Those who think or hope that the debate regarding the appropriateness of the Washington Redskins nickname should fade away and never return are probably out of luck. If it's a concern now, it will be a major issue in what is bound to be an even more politically correct future.
More importantly, neither do several groups of native Americans, some of which were represented in a daylong Smithsonian symposium on hurtful names and racial stereotypes on Thursday in Washington (Associated Press via ESPN).
Panelists and audience members explained why they felt the name was offensive and offered all sorts of ideas -- including a protest at training camp and the need to get franchise quarterback Robert Griffin III to speak out -- that might persuade team owner Dan Snyder that a change is needed.
The lawsuits won't stop, either. A hearing will be held next month with new plaintiffs and it appears more people are recognizing that a change is likely inevitable.
Rick Snider of the Washington Examiner thinks it will happen, but "may take another generation."
"Redskins fans counter that it's a small subset of people who are offended, so why bother changing?" wrote Snider today. "Well, the American legal system often protects the rights of one versus the many, even if the benefits of many outweigh the individual. It's called the scales of justice."
Finally, those who still stubbornly and ignorantly reject that this deserves to be a conversation should at least check out my take on the name while also giving this piece from ESPN.com's Dan Graziano a read. The highlight:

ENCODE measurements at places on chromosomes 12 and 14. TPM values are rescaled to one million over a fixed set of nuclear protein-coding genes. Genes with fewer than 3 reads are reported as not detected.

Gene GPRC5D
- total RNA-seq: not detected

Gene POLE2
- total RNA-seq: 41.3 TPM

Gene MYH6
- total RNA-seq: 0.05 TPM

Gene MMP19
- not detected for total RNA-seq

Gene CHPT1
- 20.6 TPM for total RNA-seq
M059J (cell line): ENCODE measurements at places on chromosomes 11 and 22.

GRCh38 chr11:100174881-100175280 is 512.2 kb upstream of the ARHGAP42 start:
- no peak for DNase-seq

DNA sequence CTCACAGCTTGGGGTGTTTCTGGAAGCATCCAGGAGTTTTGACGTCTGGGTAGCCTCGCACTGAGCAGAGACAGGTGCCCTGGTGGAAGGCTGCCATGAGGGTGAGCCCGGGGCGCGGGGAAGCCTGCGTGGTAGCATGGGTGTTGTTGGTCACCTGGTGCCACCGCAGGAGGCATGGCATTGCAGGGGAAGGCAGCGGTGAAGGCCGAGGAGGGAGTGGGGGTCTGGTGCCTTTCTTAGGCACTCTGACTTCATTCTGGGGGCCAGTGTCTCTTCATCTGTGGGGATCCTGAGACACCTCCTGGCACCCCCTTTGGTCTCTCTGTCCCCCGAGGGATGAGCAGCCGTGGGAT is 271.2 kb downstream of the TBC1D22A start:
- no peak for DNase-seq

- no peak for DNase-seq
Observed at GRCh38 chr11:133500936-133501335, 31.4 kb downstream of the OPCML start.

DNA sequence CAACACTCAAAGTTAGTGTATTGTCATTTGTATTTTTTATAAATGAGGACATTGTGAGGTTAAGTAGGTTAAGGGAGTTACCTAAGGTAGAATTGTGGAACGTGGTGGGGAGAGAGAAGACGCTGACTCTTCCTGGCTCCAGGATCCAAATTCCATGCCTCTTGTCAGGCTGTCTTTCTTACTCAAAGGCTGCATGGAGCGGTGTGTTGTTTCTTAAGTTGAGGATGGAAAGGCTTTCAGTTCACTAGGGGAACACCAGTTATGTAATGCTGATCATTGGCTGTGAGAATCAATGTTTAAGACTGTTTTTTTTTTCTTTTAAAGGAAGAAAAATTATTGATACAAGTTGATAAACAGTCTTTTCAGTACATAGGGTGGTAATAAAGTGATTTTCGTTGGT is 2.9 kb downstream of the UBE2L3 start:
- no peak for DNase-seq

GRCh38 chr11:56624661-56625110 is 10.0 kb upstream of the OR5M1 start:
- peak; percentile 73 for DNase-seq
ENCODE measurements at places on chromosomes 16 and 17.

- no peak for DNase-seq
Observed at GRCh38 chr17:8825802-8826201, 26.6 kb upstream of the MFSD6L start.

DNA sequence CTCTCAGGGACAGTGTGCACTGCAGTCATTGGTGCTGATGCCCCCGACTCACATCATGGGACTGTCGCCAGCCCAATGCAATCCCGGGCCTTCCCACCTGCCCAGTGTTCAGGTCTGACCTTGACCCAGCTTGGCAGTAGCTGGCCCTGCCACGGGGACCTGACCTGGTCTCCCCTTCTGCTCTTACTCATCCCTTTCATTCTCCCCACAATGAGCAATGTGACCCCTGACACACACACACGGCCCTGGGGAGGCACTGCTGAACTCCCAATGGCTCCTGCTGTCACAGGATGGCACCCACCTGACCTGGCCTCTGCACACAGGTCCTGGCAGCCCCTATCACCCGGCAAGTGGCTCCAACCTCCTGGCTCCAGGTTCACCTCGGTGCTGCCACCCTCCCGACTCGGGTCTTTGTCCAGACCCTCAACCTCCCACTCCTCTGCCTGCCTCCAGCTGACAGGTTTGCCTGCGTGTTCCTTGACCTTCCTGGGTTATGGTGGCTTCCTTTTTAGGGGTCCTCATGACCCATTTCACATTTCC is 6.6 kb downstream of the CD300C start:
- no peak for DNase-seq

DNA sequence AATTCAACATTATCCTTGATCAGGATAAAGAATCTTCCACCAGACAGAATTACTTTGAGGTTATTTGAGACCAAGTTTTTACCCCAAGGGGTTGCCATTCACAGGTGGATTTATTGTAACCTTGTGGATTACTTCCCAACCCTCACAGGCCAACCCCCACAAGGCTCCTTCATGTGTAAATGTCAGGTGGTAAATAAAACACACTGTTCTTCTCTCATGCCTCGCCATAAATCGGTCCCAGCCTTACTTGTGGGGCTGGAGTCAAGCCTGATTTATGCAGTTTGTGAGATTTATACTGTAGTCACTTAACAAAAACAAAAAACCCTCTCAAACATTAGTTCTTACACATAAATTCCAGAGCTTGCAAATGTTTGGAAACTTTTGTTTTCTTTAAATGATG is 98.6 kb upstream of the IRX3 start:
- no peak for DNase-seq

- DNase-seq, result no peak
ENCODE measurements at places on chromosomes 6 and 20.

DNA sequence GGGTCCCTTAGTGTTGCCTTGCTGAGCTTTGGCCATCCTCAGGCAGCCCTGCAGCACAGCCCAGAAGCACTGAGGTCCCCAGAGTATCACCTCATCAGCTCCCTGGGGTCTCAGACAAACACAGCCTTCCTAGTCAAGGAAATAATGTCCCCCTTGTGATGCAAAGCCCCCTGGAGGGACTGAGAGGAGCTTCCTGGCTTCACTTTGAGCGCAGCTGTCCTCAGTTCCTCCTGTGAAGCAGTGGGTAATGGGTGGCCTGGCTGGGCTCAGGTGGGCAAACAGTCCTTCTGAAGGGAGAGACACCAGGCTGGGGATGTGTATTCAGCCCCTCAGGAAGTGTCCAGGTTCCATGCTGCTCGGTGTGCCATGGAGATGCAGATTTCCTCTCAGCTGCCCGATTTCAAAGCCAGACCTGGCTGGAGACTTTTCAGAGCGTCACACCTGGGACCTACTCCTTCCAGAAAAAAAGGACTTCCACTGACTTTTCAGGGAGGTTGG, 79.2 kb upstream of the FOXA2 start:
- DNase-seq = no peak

The movement to change the Redskins' name should have more traction and less opposition than it does. The arguments in favor of keeping it are selfish, and the real-word impact of changing it would be negligible. There's not a single fan, player or team owner whose quality of life would be affected in any way if the name were changed. And on the other hand, there is a group of people who would feel considerably better if they were no longer portrayed as someone's mascot.
All right, on to what else is being talked about in the NFC East...
Former Cowboys Tony Casillas and Nate Newton say that in their day, the 'Boys used horse ointment to speed up recovery times. There's gotta be a joke in there about Cowboys and their horses.
Nick Eatman of DallasCowboys.com expects big changes at the running back position this offseason.
From ESPNNewYork.com's Ohm Youngmisuk: At a time when trimming fat has become vogue, the Giants have decided to go against the grain to re-sign Shaun Rogers.
Paul Schwartz of the New York Post writes that Giants GM Jerry Reese knows when it's time to cut bait.
From Les Bowen of the Philadelphia Daily News: The Eagles are expected to hire Alabama offensive line coach Jeff Stoutland to work the same job in Philly.
From Phil Sheridan of the Philadelphia Inquirer: Chip Kelly is rolling the dice by hiring Billy Davis to run the defense.
Dan Steinberg of the Washington Post on some Redskins season-ticket holders being gouged by a raise in prices.
From Mike Jones of the same outlet: The Jammal Brown era is expected to come to an end today.
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